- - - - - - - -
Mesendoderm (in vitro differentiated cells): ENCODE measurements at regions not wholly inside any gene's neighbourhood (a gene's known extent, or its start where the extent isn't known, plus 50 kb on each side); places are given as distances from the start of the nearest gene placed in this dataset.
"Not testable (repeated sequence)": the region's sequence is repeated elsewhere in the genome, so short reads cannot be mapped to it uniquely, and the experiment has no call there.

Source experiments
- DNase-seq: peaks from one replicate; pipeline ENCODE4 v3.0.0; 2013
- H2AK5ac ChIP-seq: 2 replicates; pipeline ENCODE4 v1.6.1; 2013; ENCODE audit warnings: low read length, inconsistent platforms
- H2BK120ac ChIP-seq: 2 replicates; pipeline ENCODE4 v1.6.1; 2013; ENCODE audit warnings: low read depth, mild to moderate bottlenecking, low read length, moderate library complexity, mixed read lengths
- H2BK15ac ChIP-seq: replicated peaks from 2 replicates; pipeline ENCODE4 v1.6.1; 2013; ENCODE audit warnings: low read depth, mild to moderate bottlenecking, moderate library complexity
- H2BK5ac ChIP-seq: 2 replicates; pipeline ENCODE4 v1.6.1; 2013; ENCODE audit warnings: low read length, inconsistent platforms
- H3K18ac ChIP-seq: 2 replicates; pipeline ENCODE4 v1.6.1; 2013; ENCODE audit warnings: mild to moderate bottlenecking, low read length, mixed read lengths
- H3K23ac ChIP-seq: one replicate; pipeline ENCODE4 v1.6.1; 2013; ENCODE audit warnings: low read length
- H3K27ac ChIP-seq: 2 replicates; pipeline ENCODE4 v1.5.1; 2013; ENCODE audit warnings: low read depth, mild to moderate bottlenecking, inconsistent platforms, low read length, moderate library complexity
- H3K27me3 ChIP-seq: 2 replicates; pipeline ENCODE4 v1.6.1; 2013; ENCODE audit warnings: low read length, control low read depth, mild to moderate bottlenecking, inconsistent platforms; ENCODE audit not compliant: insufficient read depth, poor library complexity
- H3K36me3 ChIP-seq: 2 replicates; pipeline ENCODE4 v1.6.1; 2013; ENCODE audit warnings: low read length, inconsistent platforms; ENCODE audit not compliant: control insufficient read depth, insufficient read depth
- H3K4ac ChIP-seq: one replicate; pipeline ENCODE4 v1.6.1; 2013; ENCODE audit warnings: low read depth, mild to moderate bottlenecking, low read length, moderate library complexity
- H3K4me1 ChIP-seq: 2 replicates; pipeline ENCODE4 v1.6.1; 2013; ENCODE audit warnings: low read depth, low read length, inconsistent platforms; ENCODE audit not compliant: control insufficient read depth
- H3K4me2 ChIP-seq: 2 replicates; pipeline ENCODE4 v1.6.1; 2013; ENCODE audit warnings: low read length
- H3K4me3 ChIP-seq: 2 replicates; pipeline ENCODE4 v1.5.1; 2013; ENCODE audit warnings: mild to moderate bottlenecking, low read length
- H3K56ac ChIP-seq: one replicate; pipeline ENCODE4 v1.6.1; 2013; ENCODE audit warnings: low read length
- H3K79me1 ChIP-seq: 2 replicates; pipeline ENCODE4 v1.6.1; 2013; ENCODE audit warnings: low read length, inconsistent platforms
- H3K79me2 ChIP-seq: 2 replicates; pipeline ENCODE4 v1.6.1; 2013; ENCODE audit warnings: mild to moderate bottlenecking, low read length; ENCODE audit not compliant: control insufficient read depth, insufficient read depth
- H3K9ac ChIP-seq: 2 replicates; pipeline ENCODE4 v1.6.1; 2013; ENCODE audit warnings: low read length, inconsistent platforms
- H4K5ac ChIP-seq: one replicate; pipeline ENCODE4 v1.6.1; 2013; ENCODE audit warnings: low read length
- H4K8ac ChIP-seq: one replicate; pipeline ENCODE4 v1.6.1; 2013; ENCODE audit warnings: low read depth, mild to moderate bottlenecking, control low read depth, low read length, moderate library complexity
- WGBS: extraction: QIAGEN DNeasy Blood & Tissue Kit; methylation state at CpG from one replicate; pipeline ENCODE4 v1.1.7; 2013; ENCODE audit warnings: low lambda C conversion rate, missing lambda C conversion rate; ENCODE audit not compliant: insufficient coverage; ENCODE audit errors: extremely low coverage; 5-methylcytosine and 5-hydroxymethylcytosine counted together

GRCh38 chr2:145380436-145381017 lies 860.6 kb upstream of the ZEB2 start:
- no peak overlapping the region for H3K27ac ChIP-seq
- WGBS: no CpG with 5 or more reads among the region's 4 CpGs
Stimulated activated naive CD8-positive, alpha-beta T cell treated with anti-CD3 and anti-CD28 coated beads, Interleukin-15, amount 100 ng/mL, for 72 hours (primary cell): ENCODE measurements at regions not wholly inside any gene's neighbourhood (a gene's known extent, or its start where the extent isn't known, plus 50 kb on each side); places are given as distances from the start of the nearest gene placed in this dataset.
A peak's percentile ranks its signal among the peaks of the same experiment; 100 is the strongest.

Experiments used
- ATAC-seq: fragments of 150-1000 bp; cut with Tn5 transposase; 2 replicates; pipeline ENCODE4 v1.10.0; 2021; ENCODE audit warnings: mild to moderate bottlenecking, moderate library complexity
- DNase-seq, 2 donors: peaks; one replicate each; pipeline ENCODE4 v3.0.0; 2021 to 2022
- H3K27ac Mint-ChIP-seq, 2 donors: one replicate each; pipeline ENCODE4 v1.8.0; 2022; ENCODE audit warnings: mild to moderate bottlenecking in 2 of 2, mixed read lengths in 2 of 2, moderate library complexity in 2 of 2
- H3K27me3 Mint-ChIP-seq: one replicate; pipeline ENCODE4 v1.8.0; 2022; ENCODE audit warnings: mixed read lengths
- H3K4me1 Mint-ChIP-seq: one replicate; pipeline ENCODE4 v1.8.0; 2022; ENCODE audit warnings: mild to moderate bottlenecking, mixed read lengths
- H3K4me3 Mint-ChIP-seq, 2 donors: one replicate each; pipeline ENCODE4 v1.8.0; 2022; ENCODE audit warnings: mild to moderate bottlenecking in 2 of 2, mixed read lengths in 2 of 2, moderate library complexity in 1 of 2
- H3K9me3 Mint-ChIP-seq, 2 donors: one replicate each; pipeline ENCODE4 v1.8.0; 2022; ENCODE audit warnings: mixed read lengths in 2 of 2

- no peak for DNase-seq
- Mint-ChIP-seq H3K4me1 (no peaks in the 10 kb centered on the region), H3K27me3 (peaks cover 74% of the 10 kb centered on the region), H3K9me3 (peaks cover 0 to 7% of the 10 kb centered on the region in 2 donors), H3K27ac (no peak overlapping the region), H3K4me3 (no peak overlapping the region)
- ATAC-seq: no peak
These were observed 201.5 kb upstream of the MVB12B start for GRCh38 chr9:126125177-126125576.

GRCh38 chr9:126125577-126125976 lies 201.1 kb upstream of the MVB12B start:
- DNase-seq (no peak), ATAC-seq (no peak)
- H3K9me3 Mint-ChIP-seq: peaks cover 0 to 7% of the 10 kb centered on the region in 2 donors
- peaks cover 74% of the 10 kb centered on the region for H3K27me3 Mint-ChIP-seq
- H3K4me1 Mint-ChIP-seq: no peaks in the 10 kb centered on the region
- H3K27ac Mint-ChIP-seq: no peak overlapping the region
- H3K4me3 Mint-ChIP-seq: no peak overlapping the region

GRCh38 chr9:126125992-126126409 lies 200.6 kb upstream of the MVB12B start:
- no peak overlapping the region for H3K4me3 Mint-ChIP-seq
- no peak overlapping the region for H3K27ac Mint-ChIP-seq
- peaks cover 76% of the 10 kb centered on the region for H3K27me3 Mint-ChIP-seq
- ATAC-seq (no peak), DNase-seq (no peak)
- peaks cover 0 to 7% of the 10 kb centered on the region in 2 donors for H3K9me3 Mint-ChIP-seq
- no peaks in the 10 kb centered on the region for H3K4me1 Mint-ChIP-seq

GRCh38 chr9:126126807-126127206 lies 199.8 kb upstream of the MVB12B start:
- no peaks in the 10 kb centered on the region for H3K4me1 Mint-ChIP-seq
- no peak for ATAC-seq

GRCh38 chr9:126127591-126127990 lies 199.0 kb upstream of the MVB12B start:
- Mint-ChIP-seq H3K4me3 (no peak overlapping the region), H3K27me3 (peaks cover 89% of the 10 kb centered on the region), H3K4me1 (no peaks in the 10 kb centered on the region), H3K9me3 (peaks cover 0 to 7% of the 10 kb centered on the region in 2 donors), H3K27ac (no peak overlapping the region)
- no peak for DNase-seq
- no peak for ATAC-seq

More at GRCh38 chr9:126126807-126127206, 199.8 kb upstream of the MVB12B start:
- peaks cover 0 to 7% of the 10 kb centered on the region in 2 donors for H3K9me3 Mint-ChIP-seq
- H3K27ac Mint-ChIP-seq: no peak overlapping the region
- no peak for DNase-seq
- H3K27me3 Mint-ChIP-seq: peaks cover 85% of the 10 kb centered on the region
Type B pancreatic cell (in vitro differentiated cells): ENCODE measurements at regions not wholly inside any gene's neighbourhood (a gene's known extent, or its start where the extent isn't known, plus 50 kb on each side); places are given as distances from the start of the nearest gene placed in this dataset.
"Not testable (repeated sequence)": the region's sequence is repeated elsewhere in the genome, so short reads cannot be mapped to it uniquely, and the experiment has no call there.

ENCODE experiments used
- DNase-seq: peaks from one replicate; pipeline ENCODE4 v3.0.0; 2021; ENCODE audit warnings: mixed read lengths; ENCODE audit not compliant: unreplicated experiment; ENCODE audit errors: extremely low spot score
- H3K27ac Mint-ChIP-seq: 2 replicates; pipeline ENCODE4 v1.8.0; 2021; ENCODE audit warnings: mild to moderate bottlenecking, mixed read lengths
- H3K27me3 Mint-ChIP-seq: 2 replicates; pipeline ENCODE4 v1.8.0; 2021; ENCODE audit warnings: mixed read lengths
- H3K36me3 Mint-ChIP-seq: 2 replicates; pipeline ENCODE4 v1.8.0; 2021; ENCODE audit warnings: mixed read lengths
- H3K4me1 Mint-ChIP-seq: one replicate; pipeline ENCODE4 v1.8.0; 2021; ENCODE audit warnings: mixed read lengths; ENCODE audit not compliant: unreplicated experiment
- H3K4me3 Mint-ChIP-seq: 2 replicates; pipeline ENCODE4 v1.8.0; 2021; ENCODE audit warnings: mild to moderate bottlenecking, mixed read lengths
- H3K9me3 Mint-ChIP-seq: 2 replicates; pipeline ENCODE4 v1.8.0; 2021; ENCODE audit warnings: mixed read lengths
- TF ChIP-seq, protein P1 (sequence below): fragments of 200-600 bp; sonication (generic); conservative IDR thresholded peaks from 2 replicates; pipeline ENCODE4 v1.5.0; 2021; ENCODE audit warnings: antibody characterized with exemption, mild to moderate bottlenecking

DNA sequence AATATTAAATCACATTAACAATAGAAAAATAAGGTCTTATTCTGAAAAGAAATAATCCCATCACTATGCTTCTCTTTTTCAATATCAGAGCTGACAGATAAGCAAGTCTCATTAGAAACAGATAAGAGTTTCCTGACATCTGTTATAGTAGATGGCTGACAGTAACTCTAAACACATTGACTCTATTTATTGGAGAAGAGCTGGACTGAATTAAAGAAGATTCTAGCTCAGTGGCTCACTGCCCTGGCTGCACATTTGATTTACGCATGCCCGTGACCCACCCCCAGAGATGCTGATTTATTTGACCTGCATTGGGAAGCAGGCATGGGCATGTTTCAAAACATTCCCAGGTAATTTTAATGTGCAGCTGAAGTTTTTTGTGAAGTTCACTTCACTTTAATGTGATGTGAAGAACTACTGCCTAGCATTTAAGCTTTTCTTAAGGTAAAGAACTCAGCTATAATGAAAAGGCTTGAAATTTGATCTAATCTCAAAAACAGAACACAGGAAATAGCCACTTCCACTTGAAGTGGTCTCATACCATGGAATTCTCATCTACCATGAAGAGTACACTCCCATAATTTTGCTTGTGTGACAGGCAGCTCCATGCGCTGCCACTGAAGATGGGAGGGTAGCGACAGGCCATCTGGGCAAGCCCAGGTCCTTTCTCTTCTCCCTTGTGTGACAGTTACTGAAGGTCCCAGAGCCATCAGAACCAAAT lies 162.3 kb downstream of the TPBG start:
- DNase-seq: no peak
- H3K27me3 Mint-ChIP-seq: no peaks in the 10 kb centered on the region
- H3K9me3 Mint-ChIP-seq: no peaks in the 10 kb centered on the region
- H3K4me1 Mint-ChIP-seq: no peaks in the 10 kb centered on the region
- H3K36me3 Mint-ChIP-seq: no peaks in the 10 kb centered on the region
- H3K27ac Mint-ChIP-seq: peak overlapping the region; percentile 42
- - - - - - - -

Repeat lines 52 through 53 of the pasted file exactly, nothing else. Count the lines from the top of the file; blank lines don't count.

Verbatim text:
- peaks cover 76% of the 10 kb centered on the region for H3K27me3 Mint-ChIP-seq
- ATAC-seq (no peak), DNase-seq (no peak)